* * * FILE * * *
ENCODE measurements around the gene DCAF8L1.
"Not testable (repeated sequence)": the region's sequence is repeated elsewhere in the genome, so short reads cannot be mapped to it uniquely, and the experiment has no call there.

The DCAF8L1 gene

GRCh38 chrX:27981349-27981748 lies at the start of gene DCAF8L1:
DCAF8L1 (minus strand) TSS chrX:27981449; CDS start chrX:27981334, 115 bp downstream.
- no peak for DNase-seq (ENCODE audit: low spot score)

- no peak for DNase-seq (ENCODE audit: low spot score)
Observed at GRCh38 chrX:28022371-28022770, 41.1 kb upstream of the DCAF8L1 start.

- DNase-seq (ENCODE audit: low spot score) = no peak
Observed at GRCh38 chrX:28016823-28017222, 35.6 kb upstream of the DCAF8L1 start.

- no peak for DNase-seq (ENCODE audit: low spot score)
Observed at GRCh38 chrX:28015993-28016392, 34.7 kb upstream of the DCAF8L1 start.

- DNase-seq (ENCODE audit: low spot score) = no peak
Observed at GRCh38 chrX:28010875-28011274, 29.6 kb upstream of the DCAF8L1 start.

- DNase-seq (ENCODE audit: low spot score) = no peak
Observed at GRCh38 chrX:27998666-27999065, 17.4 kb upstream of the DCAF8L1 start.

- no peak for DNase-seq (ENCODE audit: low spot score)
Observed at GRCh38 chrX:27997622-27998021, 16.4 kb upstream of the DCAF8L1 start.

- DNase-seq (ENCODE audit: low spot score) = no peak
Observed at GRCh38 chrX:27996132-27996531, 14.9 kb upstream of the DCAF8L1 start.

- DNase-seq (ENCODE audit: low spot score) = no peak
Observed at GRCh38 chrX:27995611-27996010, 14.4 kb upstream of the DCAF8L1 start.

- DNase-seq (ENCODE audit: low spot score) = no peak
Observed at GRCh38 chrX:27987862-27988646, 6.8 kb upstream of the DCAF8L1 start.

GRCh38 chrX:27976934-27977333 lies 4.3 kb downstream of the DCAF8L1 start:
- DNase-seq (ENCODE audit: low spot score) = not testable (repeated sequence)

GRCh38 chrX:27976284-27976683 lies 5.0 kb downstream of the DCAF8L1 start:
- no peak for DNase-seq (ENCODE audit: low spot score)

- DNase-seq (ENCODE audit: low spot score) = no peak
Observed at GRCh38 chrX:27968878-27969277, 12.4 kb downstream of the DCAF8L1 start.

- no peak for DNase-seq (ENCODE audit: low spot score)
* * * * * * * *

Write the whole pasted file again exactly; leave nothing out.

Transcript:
ENCODE measurements around the gene DCAF8L1.
"Not testable (repeated sequence)": the region's sequence is repeated elsewhere in the genome, so short reads cannot be mapped to it uniquely, and the experiment has no call there.

The DCAF8L1 gene

GRCh38 chrX:27981349-27981748 lies at the start of gene DCAF8L1:
DCAF8L1 (minus strand) TSS chrX:27981449; CDS start chrX:27981334, 115 bp downstream.
- no peak for DNase-seq (ENCODE audit: low spot score)

- no peak for DNase-seq (ENCODE audit: low spot score)
Observed at GRCh38 chrX:28022371-28022770, 41.1 kb upstream of the DCAF8L1 start.

- DNase-seq (ENCODE audit: low spot score) = no peak
Observed at GRCh38 chrX:28016823-28017222, 35.6 kb upstream of the DCAF8L1 start.

- no peak for DNase-seq (ENCODE audit: low spot score)
Observed at GRCh38 chrX:28015993-28016392, 34.7 kb upstream of the DCAF8L1 start.

- DNase-seq (ENCODE audit: low spot score) = no peak
Observed at GRCh38 chrX:28010875-28011274, 29.6 kb upstream of the DCAF8L1 start.

- DNase-seq (ENCODE audit: low spot score) = no peak
Observed at GRCh38 chrX:27998666-27999065, 17.4 kb upstream of the DCAF8L1 start.

- no peak for DNase-seq (ENCODE audit: low spot score)
Observed at GRCh38 chrX:27997622-27998021, 16.4 kb upstream of the DCAF8L1 start.

- DNase-seq (ENCODE audit: low spot score) = no peak
Observed at GRCh38 chrX:27996132-27996531, 14.9 kb upstream of the DCAF8L1 start.

- DNase-seq (ENCODE audit: low spot score) = no peak
Observed at GRCh38 chrX:27995611-27996010, 14.4 kb upstream of the DCAF8L1 start.

- DNase-seq (ENCODE audit: low spot score) = no peak
Observed at GRCh38 chrX:27987862-27988646, 6.8 kb upstream of the DCAF8L1 start.

GRCh38 chrX:27976934-27977333 lies 4.3 kb downstream of the DCAF8L1 start:
- DNase-seq (ENCODE audit: low spot score) = not testable (repeated sequence)

GRCh38 chrX:27976284-27976683 lies 5.0 kb downstream of the DCAF8L1 start:
- no peak for DNase-seq (ENCODE audit: low spot score)

- DNase-seq (ENCODE audit: low spot score) = no peak
Observed at GRCh38 chrX:27968878-27969277, 12.4 kb downstream of the DCAF8L1 start.

- no peak for DNase-seq (ENCODE audit: low spot score)